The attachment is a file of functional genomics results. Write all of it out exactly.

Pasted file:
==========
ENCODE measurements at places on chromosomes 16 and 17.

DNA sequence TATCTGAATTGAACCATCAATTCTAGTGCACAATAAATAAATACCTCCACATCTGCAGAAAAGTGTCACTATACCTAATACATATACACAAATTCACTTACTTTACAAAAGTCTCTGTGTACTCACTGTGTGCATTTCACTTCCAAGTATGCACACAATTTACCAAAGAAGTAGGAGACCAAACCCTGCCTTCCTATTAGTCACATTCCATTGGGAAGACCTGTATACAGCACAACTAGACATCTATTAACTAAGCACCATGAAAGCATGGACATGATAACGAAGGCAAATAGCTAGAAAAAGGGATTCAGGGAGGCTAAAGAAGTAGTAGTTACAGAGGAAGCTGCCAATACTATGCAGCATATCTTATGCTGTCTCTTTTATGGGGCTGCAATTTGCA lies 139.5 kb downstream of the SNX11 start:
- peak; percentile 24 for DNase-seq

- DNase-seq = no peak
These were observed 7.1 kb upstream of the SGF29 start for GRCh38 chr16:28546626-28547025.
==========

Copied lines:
ENCODE measurements at places on chromosomes 16 and 17.

DNA sequence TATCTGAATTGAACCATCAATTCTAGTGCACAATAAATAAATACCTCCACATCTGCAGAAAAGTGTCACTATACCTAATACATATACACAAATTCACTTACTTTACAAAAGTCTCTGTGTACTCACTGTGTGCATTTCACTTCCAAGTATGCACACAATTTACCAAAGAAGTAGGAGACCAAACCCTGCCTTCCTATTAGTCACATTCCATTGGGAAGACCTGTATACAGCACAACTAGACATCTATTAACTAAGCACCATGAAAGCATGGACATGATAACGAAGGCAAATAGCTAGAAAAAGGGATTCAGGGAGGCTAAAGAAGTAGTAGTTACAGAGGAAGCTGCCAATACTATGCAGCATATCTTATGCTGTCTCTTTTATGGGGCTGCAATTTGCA lies 139.5 kb downstream of the SNX11 start:
- peak; percentile 24 for DNase-seq

- DNase-seq = no peak
These were observed 7.1 kb upstream of the SGF29 start for GRCh38 chr16:28546626-28547025.